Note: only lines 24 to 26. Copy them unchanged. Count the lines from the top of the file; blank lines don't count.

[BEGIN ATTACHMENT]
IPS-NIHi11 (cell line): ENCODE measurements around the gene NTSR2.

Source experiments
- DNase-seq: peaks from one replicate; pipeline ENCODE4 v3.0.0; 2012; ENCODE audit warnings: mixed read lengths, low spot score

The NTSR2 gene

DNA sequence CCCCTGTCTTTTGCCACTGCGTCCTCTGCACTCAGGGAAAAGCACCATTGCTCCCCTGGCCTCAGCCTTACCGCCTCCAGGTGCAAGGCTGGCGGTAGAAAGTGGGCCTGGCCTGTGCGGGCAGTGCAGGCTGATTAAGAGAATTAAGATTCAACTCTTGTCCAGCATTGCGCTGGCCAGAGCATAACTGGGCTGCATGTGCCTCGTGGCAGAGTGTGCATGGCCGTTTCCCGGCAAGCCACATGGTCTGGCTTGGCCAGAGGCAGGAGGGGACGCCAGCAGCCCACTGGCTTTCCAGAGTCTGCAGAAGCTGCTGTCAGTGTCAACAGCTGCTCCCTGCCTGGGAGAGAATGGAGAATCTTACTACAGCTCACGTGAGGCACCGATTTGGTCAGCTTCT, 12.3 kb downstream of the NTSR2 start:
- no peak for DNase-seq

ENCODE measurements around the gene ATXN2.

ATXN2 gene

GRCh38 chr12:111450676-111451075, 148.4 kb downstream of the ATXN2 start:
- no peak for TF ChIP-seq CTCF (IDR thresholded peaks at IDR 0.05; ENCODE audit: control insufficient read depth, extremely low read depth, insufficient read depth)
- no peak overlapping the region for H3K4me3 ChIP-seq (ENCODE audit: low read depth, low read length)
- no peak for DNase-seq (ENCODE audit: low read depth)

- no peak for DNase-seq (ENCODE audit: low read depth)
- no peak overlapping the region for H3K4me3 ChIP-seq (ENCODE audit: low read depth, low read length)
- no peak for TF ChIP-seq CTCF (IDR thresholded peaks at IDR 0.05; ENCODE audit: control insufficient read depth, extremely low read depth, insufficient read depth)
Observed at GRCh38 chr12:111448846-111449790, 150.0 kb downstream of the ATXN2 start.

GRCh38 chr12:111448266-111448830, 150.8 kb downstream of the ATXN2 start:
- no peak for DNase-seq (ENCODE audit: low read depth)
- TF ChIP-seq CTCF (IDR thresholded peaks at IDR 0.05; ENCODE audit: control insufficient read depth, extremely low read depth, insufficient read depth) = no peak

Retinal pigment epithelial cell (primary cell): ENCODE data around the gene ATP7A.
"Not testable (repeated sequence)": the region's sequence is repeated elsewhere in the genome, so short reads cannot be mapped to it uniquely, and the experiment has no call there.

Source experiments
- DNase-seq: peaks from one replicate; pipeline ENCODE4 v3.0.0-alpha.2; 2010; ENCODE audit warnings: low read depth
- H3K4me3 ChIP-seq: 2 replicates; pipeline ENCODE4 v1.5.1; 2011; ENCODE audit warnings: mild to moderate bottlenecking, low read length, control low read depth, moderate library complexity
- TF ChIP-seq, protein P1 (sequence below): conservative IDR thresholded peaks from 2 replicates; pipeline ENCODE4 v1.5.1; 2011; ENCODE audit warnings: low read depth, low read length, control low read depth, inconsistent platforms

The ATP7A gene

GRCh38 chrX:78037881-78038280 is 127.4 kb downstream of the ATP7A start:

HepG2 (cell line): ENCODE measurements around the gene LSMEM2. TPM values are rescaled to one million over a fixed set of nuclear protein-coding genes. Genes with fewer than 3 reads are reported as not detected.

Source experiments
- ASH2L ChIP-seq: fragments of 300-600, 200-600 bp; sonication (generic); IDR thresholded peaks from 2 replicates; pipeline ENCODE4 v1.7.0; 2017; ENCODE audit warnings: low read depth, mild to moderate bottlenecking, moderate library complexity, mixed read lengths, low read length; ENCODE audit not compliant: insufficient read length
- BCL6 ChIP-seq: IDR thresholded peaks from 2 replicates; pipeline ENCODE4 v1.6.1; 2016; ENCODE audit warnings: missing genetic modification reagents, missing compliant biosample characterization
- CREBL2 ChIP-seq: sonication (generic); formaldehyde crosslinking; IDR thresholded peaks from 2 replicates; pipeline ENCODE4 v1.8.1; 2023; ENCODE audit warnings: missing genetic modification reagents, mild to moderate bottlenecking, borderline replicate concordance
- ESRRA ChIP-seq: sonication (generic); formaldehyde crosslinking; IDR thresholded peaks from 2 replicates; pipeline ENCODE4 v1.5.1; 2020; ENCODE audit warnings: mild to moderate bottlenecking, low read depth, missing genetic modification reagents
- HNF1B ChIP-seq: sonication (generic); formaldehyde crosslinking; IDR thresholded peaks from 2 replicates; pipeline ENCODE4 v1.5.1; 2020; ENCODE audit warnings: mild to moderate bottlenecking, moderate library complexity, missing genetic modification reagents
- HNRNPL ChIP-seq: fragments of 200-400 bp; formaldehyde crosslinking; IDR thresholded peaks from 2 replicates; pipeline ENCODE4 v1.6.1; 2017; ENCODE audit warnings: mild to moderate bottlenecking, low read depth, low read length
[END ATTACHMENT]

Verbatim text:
- H3K4me3 ChIP-seq: 2 replicates; pipeline ENCODE4 v1.5.1; 2011; ENCODE audit warnings: mild to moderate bottlenecking, low read length, control low read depth, moderate library complexity
- TF ChIP-seq, protein P1 (sequence below): conservative IDR thresholded peaks from 2 replicates; pipeline ENCODE4 v1.5.1; 2011; ENCODE audit warnings: low read depth, low read length, control low read depth, inconsistent platforms

The ATP7A gene